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Friday, September 25, 2009

Women's Health. Breast Cancer - Does Prevention work?

Data obtained from The National Cancer Institute (INCA) in Brazil, reveal that breast cancer accounts for the highest mortality rate between the years of 2002-2006: 16,5% when compared to the cancer of the larynx at 0,6% on the same period. A lot of deaths.

No amount of preparation will ever get anyone ready for such a diagnosis. It is devastating. However, we hear of women who have made it through the grueling treatment period and are back on track doing what they do best: being women, mothers, professionals and the companions they have always been. In the U.S. they are known as Breast Cancer Survivors. In Porto Alegre, we have the "Marcha das Vitoriosas, or the march of the victorious, an annual event which is something akin to the marches in other countries. Their aim: to bring awareness and funding to local efforts to prevent and eradicate this horrible disease.

The good thing is that in more developed countries mortality rates are decreasing due to greater breast cancer awareness and public policies geared towards early tumor detection – mammography is essential. Sadly, in Brazil, it is the opposite, where mortality and incidence rates have increased in recent years. Experts say this is due to the delay in diagnosis – when women come in for their mammograms, the disease is well underway which may render treatment useless. Therein lies the importance of awareness marches that draw attention to the fact that early detection and public health initiatives to prevent the onset of the disease are literally lifesaving.

Hopefully, the gloomy scenario can be changed if women start taking responsibility for their own health and taking steps to make changes, perhaps in their lifestyles, thus reducing the chance of ever having to worry about the heartbreaking diagnosis. A few tips from the Guideline Implementation for Breast Healthcare in Low-Income and Middle-Income Countries part of an overview of the Breast Health Global Initiative - Global Summit 2007:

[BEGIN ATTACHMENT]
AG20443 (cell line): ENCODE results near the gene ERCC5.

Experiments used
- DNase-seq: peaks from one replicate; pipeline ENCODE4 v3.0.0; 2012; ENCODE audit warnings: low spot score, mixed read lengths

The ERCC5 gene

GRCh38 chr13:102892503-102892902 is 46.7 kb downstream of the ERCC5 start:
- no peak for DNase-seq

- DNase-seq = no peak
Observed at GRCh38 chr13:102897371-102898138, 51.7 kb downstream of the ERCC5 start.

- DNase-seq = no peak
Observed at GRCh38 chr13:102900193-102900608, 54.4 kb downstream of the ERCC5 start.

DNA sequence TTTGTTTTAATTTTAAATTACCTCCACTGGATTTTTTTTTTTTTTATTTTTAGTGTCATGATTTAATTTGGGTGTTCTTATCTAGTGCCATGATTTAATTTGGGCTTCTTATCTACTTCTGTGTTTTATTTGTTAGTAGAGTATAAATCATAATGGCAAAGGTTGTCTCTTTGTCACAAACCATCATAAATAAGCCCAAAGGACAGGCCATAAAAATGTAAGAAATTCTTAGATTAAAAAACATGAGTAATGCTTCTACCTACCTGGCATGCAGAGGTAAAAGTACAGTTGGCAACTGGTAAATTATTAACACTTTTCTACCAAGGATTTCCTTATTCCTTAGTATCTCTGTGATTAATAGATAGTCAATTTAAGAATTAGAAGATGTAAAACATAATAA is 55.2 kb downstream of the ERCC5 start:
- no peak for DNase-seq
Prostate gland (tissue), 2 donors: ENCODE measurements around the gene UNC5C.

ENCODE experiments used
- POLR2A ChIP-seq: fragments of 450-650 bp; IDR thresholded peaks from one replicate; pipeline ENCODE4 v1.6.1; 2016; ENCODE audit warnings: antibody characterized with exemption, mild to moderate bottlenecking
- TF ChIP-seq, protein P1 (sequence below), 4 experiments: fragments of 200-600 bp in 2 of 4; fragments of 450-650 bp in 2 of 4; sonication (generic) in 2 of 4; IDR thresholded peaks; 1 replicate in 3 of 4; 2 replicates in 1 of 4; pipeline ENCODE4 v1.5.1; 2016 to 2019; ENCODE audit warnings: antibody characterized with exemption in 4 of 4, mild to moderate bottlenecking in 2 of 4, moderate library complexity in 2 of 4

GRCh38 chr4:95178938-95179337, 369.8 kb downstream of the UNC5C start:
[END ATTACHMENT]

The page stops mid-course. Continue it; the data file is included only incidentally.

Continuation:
- If you are having a baby, make sure you breast feed. Breastfeeding helps
- Exercise regularly
- Watch your weight
- Avoid alcohol
- Avoid exposure to radiation
- Avoid exogenous – that is, taken externally - hormone therapy.

The added benefit is that by incorporating these health behaviors, you will be making a huge difference and, additionally, it will be good for you in general.

On the Video, Dr. Maira Caleffi, breast cancer specialist, founding president of the IMAMA - Breast Instititute of Rio Grande Sul - in Porto Alegre, RS, at the opening ceremony of the Pink October Cancer Awareness Month on why prevention is important. Check it out.

Women's health. Concern. Importance of self-exams. Awareness centers in Porto Alegre, RS, Brazil. What to look for? Statistics. Future.

Lighting of the Monuments. As part of the Pink October Awareness Campaign, The Breast Institute is sponsoring the lighting of monuments all over Porto Alegre.


  1. Mauro, it is nice to see this proactive stance on breast cancer on your blog. Too often men think that this issue is a "woman's issue", but it really involves all of us. My mom died from breast cancer several years ago, so this a tremendously important issue for me. Knowledge+ Self awareness/Action=Power to Stop Breast Cancer

  2. I lost mine to pancreatic cancer. It was awful to see. Cancer, whatever kind, is always heartbreaking. We are left helpless when we witness their being infused with various chemicals and just waste away...

  3. good work, it's worth reading and we have to spread the news because the costs are too high in every way and sense of the word! i lost my mom, grandmother and an aunt, and that is three people too many.